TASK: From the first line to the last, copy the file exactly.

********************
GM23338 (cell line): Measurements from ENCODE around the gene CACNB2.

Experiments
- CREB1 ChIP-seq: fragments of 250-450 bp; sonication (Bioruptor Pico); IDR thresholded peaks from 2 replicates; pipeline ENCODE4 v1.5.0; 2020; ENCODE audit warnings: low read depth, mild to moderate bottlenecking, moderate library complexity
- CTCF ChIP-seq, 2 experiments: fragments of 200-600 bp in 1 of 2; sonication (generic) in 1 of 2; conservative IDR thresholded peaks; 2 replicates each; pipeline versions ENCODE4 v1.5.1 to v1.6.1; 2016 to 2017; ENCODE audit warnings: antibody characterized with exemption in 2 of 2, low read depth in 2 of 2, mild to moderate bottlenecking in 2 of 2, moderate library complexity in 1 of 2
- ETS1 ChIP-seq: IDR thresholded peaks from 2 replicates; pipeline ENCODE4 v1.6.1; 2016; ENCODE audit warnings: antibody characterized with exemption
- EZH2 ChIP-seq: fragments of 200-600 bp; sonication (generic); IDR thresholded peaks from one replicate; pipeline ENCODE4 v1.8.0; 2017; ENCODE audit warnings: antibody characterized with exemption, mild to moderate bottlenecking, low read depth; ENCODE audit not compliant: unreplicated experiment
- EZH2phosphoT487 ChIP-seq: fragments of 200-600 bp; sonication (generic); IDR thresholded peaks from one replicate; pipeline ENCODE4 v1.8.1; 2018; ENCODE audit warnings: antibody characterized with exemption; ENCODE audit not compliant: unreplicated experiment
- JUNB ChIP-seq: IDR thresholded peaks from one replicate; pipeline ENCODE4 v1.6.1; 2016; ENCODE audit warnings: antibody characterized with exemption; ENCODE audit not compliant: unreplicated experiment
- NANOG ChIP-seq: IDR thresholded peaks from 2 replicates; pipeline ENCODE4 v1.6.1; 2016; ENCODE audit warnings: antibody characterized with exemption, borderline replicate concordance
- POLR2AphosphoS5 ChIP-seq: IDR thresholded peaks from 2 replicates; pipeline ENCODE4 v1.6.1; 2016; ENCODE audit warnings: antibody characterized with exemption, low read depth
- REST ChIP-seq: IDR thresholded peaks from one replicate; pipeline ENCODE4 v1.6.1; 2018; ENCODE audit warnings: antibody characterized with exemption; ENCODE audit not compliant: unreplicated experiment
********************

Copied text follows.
GM23338 (cell line): Measurements from ENCODE around the gene CACNB2.

Experiments
- CREB1 ChIP-seq: fragments of 250-450 bp; sonication (Bioruptor Pico); IDR thresholded peaks from 2 replicates; pipeline ENCODE4 v1.5.0; 2020; ENCODE audit warnings: low read depth, mild to moderate bottlenecking, moderate library complexity
- CTCF ChIP-seq, 2 experiments: fragments of 200-600 bp in 1 of 2; sonication (generic) in 1 of 2; conservative IDR thresholded peaks; 2 replicates each; pipeline versions ENCODE4 v1.5.1 to v1.6.1; 2016 to 2017; ENCODE audit warnings: antibody characterized with exemption in 2 of 2, low read depth in 2 of 2, mild to moderate bottlenecking in 2 of 2, moderate library complexity in 1 of 2
- ETS1 ChIP-seq: IDR thresholded peaks from 2 replicates; pipeline ENCODE4 v1.6.1; 2016; ENCODE audit warnings: antibody characterized with exemption
- EZH2 ChIP-seq: fragments of 200-600 bp; sonication (generic); IDR thresholded peaks from one replicate; pipeline ENCODE4 v1.8.0; 2017; ENCODE audit warnings: antibody characterized with exemption, mild to moderate bottlenecking, low read depth; ENCODE audit not compliant: unreplicated experiment
- EZH2phosphoT487 ChIP-seq: fragments of 200-600 bp; sonication (generic); IDR thresholded peaks from one replicate; pipeline ENCODE4 v1.8.1; 2018; ENCODE audit warnings: antibody characterized with exemption; ENCODE audit not compliant: unreplicated experiment
- JUNB ChIP-seq: IDR thresholded peaks from one replicate; pipeline ENCODE4 v1.6.1; 2016; ENCODE audit warnings: antibody characterized with exemption; ENCODE audit not compliant: unreplicated experiment
- NANOG ChIP-seq: IDR thresholded peaks from 2 replicates; pipeline ENCODE4 v1.6.1; 2016; ENCODE audit warnings: antibody characterized with exemption, borderline replicate concordance
- POLR2AphosphoS5 ChIP-seq: IDR thresholded peaks from 2 replicates; pipeline ENCODE4 v1.6.1; 2016; ENCODE audit warnings: antibody characterized with exemption, low read depth
- REST ChIP-seq: IDR thresholded peaks from one replicate; pipeline ENCODE4 v1.6.1; 2018; ENCODE audit warnings: antibody characterized with exemption; ENCODE audit not compliant: unreplicated experiment